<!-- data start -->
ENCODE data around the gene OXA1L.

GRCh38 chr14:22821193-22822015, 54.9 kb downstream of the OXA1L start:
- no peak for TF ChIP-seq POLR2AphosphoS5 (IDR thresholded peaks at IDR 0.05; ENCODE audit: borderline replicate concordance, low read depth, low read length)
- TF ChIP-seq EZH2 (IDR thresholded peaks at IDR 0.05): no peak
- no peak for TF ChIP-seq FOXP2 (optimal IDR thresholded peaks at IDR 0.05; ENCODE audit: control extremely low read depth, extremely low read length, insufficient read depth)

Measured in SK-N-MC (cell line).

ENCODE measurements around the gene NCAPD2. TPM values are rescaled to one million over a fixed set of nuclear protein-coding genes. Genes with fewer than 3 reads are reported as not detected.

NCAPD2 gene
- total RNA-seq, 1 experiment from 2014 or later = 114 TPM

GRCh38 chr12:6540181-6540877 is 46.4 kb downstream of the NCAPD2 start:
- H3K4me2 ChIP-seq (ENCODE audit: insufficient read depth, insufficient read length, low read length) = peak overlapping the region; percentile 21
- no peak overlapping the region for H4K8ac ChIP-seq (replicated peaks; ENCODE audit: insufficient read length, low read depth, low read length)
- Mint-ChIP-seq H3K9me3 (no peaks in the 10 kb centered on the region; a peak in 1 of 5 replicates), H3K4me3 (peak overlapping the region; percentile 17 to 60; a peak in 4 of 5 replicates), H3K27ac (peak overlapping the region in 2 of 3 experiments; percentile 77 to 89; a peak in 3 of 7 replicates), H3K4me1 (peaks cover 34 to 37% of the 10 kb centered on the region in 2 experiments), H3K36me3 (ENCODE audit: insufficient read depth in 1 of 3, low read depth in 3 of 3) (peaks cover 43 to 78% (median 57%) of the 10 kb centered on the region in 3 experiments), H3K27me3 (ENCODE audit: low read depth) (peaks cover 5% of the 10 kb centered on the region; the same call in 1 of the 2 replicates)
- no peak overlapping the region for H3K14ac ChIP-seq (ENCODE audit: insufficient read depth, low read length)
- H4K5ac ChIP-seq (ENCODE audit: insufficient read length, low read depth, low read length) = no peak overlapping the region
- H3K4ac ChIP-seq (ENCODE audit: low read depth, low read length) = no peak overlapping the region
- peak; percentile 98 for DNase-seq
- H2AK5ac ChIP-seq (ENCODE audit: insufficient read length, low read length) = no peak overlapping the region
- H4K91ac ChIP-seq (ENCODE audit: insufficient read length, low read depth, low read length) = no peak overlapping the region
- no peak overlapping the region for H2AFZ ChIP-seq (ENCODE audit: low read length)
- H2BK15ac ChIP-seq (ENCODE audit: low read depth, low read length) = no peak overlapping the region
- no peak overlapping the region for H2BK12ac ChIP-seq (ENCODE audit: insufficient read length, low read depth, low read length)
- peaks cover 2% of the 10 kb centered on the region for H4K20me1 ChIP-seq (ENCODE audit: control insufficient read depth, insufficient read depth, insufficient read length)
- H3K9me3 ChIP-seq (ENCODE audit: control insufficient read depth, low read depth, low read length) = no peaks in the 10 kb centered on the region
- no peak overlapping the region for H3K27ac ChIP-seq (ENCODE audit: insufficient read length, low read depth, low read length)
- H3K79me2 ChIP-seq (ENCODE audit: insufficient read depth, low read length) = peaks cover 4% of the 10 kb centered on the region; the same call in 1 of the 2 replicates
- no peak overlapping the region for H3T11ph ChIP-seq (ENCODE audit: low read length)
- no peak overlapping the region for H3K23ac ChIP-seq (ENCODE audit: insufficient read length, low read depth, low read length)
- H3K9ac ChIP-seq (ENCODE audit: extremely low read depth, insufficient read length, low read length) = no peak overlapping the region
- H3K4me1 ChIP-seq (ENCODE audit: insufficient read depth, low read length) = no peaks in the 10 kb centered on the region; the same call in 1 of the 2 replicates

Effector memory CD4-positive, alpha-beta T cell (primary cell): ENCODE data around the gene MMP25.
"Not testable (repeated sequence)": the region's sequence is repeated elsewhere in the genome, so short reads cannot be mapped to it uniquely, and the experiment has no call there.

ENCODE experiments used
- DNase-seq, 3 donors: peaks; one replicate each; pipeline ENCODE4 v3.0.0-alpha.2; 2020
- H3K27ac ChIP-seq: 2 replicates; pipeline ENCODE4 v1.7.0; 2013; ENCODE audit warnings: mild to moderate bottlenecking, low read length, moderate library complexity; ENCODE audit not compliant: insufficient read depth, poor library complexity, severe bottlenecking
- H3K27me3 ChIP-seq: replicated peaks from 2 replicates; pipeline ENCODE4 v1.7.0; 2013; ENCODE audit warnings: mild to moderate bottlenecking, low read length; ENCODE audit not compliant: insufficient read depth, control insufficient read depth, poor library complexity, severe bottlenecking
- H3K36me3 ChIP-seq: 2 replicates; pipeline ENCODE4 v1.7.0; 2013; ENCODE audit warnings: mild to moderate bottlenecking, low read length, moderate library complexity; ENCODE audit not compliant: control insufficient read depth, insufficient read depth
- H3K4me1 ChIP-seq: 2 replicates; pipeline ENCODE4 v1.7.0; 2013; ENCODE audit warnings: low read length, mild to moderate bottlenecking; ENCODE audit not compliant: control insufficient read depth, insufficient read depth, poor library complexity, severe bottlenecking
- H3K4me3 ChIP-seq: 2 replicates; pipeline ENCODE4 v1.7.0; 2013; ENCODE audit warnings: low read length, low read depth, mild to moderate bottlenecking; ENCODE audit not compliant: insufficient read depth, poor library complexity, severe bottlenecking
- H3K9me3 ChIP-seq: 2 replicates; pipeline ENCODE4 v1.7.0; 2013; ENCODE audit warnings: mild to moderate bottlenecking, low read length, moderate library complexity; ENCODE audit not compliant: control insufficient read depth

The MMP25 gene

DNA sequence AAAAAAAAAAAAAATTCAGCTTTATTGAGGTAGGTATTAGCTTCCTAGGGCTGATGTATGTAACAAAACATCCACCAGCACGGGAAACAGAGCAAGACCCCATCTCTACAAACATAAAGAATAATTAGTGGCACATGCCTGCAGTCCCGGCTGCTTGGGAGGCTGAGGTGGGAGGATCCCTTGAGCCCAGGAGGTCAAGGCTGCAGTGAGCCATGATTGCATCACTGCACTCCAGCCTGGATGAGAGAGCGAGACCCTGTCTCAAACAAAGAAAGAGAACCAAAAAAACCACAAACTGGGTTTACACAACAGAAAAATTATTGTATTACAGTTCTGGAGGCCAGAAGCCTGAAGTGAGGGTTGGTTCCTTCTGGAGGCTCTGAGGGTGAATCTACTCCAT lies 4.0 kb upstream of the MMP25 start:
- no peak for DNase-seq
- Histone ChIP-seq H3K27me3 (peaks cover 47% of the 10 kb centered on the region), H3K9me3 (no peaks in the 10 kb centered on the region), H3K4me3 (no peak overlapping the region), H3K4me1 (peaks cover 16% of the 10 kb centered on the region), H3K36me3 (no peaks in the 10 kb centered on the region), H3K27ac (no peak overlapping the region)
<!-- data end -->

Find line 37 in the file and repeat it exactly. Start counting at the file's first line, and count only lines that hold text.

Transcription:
- H3K36me3 ChIP-seq: 2 replicates; pipeline ENCODE4 v1.7.0; 2013; ENCODE audit warnings: mild to moderate bottlenecking, low read length, moderate library complexity; ENCODE audit not compliant: control insufficient read depth, insufficient read depth